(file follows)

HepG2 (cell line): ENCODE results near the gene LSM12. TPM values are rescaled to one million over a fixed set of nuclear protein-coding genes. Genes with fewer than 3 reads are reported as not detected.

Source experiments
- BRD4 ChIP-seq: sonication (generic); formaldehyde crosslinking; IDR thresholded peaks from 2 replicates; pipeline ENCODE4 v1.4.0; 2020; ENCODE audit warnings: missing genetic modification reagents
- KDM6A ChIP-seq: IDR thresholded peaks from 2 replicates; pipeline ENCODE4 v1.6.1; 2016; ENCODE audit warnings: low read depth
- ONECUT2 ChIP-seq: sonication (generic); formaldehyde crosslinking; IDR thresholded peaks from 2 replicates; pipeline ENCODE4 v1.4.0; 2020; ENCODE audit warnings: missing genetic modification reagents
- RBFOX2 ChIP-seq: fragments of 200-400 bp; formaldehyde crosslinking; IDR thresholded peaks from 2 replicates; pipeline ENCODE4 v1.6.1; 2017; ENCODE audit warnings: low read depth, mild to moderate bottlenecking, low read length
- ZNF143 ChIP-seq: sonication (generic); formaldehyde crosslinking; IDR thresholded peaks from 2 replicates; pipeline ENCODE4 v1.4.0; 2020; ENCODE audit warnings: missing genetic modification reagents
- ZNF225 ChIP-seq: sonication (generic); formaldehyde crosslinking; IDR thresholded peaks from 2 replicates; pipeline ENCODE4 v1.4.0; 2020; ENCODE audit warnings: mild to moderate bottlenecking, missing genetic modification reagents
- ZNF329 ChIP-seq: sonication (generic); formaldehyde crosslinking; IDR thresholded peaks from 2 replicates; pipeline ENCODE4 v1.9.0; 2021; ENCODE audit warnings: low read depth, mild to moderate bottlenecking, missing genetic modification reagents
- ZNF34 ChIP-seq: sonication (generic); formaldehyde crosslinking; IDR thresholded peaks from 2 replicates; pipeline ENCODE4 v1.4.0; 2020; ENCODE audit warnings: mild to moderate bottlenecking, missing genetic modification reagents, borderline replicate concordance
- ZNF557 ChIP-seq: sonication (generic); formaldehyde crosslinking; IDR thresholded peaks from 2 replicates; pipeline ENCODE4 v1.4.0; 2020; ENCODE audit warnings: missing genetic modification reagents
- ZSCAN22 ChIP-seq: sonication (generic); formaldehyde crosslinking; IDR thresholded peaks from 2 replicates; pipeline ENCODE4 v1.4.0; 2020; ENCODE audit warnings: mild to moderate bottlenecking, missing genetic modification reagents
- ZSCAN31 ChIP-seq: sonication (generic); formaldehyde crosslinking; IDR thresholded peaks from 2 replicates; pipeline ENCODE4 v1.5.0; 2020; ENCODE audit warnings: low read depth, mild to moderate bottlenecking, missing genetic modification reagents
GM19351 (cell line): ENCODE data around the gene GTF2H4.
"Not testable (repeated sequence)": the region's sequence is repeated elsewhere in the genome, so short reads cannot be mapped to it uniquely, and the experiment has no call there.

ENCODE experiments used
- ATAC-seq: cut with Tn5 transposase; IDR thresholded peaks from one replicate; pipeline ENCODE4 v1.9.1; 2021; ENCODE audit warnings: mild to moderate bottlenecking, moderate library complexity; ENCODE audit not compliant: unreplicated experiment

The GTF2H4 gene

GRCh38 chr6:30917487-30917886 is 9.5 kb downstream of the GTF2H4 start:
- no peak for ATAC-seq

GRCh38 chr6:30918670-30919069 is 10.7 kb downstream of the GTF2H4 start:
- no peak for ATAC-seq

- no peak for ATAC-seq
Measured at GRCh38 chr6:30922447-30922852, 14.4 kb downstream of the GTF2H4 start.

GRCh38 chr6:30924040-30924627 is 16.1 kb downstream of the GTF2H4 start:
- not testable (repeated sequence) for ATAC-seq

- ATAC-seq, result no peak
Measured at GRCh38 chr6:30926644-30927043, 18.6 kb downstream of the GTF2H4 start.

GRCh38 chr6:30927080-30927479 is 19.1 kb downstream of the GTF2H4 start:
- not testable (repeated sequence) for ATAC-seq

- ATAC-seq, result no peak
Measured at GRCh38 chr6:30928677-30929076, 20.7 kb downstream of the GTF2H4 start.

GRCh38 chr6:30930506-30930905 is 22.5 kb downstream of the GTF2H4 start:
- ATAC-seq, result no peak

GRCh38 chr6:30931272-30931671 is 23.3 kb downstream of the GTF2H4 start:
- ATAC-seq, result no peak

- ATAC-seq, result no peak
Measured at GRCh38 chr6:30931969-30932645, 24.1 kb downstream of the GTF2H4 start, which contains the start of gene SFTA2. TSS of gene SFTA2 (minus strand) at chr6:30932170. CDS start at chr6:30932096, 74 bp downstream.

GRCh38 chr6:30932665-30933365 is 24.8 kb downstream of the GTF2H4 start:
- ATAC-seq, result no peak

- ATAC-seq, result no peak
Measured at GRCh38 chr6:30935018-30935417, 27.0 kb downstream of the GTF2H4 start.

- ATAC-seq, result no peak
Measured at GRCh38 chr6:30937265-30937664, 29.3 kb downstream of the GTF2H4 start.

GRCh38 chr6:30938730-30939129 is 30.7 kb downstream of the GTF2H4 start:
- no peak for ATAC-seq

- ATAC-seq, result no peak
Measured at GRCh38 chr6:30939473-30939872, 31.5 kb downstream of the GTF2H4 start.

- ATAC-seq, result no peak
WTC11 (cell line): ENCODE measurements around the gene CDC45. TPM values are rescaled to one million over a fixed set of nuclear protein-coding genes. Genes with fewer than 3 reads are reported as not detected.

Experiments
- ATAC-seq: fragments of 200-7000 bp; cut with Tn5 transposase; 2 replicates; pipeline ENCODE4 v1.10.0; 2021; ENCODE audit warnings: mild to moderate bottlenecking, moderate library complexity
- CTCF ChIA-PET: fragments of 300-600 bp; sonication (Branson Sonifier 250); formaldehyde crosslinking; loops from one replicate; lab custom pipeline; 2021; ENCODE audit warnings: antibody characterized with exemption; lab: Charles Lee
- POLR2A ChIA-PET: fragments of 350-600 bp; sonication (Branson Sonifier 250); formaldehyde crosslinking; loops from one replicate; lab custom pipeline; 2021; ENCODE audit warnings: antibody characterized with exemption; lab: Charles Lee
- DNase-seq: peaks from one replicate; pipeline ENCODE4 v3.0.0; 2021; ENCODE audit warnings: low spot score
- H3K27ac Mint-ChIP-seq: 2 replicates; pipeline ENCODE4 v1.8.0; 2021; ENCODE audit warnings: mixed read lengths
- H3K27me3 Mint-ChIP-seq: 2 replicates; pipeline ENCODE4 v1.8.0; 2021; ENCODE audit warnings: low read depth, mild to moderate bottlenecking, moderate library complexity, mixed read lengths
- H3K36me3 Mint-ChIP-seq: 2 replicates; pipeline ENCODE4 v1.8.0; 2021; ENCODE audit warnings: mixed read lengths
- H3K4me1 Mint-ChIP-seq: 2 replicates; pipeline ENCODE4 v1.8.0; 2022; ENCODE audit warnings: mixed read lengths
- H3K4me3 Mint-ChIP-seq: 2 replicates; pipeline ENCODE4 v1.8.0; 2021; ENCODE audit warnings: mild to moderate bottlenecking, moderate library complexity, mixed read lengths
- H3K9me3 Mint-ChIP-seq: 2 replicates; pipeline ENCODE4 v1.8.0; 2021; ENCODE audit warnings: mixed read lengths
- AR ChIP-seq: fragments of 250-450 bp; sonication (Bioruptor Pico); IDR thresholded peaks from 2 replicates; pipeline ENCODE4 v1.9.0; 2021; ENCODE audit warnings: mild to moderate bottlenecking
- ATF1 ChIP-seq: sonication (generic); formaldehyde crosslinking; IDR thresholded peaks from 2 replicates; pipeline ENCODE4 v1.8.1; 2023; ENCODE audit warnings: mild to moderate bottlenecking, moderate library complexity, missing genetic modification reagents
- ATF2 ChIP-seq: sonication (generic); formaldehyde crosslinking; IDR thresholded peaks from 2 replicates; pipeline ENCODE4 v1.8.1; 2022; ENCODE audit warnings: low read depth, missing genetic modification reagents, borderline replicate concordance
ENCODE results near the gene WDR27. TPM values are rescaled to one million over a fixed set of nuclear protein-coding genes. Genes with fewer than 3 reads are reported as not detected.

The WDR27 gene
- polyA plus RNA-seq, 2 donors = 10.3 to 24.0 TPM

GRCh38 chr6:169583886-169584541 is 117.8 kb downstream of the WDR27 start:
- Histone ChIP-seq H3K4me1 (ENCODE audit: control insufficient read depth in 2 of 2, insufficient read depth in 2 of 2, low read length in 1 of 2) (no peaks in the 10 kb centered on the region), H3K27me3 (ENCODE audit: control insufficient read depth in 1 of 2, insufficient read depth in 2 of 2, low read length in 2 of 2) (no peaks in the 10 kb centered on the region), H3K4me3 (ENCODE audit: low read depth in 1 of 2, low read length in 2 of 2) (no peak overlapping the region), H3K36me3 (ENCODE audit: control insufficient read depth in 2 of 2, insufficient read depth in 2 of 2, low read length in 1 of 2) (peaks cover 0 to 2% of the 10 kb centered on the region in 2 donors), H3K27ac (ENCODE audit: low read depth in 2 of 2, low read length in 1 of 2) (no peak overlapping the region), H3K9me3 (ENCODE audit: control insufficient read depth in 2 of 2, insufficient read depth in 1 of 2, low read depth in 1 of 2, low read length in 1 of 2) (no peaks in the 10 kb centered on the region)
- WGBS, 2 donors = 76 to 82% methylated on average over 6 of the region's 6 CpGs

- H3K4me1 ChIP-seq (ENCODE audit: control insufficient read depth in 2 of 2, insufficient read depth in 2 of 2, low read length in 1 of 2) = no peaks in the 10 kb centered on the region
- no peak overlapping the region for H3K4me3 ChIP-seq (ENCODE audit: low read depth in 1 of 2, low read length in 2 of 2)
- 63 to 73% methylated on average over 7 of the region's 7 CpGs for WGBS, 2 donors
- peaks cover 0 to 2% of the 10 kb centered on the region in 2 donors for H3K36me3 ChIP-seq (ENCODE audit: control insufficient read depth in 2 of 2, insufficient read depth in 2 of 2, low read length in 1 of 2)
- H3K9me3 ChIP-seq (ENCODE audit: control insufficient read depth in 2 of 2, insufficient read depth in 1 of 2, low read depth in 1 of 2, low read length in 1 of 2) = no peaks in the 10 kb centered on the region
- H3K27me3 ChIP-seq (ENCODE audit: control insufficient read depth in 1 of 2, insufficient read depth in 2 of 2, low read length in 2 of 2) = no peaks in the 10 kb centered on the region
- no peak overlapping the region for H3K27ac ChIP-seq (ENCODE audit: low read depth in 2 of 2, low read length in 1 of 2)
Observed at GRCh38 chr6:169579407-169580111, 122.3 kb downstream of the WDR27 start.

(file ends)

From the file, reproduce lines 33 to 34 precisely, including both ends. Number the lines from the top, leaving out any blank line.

GRCh38 chr6:30930506-30930905 is 22.5 kb downstream of the GTF2H4 start:
- ATAC-seq, result no peak